“The landlord is intending to completely renovate the house we’re living in… We received a letter from him on the first of December, asking us to vacate by the end of February, possibly sooner,” Lohuaru says. “The notice he gave us wasn’t on the official form; he’s not actually allowed to ask us to go unless he has all of his building permits in place.”

Even so, the landlord’s explicit intention to evict his tenants for renovations was enough to motivate Lohuaru to move, but she says it was impossible to find a new rental with comparable location and price. “I’d been looking on Craigslist for a new place, [and] I’ve found that the sublet category particularly is saturated with Olympic rentals, which are grossly more expensive than the suites would be otherwise,” she says.

Since Lohuaru’s eviction has not been made official by her landlord, she can’t dispute it at the RTO, and is not eligible for a break on her final month’s rent to cover the costs of moving. “Unless a landlord gives us legal notice, it puts us in a very vulnerable position,” she says.

While Lohuaru is extremely knowledgeable about her rights as a tenant, wisdom, unfortunately, comes with experience: This is the third time she’s experienced an unofficial eviction for home renovations. More proof, perhaps, of Isaak’s assertion that B.C.’s residential tenancy system needs revision.


Conference calls no way to settle tenant-landlord disputes

Easy to get that disconnected feeling:
Conference calls no way to settle tenant-landlord disputes

By Jon Ferry, The Province
December 16, 2009

It’s cold, it’s hard to get work and it’s tough to find an affordable place to rent these days, particularly in Metro Vancouver. Which is why the government must do all it can to ensure tenants aren’t being gouged.

When landlord-tenant disputes arise, B.C.’s housing ministry is supposed to resolve them through prompt and fair hearings, not leave either party on hold.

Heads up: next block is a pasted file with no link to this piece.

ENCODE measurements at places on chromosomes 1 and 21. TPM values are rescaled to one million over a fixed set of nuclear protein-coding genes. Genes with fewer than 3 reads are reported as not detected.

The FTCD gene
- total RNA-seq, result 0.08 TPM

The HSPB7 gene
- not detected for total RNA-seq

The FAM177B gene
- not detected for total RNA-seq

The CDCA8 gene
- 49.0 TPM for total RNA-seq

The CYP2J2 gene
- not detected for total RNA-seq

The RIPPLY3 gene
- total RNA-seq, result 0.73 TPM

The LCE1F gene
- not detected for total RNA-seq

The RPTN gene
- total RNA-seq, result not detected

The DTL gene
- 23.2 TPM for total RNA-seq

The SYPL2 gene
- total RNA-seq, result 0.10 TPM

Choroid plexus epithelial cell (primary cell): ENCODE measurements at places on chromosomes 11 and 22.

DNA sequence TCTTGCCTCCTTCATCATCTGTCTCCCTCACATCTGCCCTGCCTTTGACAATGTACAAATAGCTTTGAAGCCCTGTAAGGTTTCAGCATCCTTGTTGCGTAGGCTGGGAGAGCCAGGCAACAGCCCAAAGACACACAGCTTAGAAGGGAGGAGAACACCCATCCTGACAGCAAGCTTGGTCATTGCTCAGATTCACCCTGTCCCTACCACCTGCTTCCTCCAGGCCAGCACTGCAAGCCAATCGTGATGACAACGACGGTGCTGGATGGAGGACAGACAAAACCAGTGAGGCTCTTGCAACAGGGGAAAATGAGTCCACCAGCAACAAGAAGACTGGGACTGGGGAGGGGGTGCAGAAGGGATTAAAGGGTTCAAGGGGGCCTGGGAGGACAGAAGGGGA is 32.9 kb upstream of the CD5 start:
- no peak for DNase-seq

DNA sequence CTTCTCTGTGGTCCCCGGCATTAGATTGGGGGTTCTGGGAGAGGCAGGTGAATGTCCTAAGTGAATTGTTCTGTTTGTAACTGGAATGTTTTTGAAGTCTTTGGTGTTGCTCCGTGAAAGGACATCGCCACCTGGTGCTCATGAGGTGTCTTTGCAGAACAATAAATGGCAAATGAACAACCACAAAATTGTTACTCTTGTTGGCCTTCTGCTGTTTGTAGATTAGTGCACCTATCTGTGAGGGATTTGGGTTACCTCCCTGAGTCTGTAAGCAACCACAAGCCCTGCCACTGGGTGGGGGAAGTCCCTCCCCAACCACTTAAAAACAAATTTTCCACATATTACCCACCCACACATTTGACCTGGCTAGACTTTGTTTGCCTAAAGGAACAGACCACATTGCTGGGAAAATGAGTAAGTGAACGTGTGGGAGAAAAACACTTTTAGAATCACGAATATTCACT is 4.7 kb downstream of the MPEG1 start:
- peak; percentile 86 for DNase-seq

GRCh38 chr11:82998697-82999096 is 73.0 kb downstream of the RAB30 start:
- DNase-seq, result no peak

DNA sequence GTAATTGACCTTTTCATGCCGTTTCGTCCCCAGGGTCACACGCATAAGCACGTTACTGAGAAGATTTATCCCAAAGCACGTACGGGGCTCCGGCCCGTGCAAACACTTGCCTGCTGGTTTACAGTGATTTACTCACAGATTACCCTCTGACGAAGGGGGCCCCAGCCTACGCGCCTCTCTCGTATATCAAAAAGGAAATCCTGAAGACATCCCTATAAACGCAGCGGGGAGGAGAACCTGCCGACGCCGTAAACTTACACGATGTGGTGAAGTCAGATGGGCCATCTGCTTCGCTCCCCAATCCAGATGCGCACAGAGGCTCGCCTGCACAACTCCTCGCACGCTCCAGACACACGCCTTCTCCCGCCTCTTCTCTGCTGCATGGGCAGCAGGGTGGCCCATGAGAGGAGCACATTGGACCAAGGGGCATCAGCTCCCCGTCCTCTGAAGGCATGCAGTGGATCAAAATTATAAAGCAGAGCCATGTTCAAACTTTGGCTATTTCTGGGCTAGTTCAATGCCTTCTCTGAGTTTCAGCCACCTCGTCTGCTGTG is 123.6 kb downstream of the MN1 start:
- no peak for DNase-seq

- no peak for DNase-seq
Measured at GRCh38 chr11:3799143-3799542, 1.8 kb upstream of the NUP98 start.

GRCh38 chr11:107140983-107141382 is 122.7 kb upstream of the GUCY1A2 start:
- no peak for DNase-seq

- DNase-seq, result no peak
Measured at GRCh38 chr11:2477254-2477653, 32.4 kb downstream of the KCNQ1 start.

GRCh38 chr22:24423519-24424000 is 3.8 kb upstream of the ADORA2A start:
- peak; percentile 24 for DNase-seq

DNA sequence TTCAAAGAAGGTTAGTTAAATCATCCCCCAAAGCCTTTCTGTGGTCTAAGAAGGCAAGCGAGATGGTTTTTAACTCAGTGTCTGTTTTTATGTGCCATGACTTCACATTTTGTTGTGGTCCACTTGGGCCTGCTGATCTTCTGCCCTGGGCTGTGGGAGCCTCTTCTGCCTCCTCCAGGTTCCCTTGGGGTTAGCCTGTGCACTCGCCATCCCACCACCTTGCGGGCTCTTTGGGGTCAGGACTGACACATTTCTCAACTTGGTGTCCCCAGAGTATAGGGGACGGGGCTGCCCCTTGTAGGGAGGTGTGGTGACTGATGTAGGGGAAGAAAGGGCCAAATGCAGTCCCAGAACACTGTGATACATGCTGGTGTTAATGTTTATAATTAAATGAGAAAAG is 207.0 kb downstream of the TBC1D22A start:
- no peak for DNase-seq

The trouble is, the vast majority of these hearings now are done by telephone conference call. And that, according to Vancouver-West End NDP MLA Spencer Herbert, is causing numerous problems — for seniors, the hard of hearing, those with limited English or those who simply get lost in the phone system.

“In some cases, they have called in at the appointed time, but have never been dialled through to the case, leading to their case being dismissed,” Herbert told me. “In many cases, the people I have spoken with have just given up or accepted rulings that might have been thrown out, had they had a fairer and more even process.”

Some landlords also find the conference calls frustrating. But it’s usually the tenants who come off worse, especially if they’re battling big property owners with seasoned staff.

Vancouver housing advocate Leslie Stern, who’s just been evicted from the False Creek townhome she has lived in for 25 years, says telephone hearings are impersonal and mechanical: “Everything seems biased towards a developer or a landlord who has staff and means.”

And Sharon Isaak, co-founder of the tenants’ rights group Renters at Risk, stresses they can be very confusing. “They say they’re making it streamlined, but it’s not,” she said, adding it’s nearly impossible for tenants who want a face-to-face hearing to get one.

Vernon mom June Ross, though, took on the system and won. Her 2007 application to recover money owed her by her landlord was initially dismissed by a dispute-resolution adjudicator on the grounds she’d failed to show up for the arranged telephone hearing.